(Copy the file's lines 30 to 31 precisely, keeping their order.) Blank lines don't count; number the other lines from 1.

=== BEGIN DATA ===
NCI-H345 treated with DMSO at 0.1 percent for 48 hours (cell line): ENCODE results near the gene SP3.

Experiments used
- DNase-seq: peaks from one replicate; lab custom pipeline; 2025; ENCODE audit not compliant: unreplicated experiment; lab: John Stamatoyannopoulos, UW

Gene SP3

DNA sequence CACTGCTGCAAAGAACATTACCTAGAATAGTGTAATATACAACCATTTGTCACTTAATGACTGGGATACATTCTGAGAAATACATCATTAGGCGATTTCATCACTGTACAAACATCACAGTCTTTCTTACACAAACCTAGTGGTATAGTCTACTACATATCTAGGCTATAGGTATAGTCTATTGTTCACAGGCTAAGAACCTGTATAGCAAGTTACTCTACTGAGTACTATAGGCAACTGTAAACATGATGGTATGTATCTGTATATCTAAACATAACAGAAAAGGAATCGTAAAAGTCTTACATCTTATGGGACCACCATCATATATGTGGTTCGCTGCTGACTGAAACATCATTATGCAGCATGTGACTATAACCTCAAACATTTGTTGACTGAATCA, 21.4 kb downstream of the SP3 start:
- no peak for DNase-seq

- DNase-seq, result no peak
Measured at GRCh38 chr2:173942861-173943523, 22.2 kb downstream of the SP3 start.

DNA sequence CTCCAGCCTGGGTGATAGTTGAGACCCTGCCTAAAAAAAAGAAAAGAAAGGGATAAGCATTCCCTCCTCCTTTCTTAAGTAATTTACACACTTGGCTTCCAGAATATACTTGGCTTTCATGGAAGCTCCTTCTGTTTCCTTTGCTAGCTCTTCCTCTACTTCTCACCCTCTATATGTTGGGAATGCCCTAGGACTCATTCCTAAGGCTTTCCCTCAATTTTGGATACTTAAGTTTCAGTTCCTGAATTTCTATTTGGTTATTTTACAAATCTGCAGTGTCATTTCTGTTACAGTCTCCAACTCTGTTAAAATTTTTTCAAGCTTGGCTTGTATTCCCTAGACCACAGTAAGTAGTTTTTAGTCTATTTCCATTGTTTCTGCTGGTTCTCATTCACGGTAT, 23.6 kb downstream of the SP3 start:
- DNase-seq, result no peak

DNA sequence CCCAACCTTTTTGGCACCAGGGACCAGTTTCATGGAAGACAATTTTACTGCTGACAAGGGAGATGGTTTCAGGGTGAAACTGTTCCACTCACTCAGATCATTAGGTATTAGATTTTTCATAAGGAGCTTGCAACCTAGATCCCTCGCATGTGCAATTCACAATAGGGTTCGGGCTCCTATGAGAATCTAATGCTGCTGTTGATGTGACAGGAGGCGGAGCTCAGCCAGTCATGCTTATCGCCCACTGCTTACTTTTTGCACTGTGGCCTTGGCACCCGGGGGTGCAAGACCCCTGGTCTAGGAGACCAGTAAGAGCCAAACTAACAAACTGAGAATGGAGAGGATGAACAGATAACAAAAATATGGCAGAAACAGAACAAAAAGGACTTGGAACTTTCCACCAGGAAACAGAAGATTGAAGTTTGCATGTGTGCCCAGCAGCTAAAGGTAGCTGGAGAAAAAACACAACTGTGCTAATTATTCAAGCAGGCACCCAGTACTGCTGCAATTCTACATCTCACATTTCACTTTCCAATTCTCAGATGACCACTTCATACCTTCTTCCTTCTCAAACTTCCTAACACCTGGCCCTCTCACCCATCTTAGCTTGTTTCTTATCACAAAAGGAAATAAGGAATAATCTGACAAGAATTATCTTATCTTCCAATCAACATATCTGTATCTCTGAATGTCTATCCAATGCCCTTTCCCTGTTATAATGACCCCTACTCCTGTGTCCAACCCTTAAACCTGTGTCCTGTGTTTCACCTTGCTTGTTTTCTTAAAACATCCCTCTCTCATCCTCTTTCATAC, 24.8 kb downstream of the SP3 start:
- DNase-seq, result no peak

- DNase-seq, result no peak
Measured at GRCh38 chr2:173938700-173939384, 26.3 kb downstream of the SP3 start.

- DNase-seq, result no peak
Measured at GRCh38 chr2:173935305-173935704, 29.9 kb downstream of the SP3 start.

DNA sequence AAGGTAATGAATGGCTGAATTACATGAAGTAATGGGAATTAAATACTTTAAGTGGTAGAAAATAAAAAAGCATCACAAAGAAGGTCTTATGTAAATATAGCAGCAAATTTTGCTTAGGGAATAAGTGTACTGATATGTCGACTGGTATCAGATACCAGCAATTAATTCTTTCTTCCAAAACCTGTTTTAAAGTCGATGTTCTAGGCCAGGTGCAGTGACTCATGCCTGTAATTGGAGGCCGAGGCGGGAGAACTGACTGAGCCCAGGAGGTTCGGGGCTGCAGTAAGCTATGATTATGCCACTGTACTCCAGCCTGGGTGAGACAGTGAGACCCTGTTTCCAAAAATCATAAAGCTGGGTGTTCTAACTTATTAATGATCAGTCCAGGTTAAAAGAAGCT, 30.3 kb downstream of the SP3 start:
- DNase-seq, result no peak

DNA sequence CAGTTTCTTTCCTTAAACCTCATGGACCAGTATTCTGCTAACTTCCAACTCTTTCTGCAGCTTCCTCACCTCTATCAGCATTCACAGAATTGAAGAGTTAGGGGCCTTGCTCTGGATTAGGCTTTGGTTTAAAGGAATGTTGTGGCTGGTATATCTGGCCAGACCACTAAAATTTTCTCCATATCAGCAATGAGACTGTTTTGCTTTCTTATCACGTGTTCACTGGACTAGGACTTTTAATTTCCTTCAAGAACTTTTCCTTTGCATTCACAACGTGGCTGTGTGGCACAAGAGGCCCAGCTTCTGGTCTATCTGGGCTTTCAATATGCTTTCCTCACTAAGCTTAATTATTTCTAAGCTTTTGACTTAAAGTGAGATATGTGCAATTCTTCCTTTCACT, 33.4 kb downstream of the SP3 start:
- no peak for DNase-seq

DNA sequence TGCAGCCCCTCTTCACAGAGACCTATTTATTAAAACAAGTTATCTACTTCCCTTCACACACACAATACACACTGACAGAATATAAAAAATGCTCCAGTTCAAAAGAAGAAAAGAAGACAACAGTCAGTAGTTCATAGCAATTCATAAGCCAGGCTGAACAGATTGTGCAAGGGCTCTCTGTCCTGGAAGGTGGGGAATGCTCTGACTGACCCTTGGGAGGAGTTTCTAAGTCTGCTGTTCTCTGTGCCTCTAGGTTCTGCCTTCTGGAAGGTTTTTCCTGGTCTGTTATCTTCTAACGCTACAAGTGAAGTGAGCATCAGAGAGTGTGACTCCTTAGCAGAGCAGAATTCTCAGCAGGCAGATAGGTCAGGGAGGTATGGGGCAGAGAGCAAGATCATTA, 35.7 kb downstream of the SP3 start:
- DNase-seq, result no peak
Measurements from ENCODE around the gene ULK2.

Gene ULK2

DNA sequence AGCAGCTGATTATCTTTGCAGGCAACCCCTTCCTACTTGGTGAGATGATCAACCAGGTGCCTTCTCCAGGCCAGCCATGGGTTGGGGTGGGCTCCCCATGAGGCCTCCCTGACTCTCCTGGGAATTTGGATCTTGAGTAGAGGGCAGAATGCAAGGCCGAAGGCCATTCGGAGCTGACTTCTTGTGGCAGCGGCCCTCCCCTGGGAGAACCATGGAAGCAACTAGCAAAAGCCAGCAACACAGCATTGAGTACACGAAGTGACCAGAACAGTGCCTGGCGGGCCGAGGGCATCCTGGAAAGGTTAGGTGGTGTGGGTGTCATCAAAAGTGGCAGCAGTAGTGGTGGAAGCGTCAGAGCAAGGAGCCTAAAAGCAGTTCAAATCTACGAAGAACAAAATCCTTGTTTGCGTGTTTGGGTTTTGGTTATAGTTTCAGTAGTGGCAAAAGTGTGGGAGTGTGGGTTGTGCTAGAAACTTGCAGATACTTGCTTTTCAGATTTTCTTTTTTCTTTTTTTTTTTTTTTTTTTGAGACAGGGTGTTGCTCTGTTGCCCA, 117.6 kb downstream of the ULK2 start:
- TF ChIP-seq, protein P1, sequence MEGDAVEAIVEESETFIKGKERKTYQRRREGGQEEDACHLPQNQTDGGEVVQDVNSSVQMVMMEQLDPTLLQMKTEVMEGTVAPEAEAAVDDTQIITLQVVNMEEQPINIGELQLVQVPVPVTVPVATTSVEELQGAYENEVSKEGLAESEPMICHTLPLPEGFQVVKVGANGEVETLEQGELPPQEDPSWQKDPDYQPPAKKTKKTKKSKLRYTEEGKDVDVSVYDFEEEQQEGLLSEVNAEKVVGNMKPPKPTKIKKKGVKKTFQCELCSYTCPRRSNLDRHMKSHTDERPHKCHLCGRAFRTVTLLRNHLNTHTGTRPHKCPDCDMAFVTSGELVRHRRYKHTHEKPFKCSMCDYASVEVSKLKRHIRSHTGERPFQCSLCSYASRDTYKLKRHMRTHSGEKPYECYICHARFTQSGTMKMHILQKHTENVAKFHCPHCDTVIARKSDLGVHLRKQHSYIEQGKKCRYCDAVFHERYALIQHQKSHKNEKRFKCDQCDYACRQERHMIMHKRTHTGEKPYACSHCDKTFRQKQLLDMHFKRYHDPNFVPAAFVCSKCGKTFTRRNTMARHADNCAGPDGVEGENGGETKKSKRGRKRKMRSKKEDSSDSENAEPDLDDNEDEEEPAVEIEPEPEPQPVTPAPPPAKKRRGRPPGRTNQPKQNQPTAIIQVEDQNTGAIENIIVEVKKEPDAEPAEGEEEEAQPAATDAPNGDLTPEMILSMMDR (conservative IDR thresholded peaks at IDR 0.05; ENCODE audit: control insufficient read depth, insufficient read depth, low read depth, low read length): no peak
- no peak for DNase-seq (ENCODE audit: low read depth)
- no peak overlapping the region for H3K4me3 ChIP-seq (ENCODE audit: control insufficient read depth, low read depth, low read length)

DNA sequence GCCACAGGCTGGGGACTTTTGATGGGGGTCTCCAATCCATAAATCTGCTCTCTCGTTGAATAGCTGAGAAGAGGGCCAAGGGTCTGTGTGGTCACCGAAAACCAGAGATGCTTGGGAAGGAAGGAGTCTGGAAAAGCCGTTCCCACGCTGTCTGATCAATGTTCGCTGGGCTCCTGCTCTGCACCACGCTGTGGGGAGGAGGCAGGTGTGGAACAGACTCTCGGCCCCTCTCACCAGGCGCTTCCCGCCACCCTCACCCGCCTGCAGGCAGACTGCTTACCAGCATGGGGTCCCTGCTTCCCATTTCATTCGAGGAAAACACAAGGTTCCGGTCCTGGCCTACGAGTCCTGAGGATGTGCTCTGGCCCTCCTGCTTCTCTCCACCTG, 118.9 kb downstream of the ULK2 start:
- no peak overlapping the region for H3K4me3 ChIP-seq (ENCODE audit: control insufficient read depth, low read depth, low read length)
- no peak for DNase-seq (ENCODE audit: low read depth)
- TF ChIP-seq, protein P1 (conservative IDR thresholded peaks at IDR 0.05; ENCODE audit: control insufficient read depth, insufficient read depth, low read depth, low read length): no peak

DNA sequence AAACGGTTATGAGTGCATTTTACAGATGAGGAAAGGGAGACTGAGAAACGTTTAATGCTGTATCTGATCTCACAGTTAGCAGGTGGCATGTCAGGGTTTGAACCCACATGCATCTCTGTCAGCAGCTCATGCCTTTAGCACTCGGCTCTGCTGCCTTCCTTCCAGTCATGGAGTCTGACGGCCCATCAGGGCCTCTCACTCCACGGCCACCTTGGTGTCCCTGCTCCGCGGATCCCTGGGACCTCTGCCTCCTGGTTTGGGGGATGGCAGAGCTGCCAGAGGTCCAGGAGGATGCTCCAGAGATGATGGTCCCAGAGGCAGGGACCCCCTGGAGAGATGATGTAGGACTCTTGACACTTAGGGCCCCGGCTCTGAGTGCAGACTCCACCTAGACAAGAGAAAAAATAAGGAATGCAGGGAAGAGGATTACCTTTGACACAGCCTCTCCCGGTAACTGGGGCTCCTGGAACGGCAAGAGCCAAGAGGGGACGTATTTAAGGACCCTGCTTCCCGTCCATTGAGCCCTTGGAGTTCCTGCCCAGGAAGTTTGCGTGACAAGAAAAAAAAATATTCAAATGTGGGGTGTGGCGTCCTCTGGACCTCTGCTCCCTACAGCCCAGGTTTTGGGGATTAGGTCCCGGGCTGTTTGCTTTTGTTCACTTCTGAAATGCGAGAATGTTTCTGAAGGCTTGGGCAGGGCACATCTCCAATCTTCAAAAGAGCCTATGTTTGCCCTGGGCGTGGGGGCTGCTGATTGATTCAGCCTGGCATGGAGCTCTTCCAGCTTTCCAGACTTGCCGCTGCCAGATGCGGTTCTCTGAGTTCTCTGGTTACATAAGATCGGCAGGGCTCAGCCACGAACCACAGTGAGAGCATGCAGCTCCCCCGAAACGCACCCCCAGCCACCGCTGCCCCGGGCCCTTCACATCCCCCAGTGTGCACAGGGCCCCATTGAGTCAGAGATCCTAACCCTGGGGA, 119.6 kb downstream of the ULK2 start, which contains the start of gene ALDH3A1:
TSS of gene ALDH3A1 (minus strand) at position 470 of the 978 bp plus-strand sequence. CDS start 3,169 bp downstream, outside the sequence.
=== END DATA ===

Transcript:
- no peak overlapping the region for H3K4me3 ChIP-seq (ENCODE audit: control insufficient read depth, low read depth, low read length)
- no peak for DNase-seq (ENCODE audit: low read depth)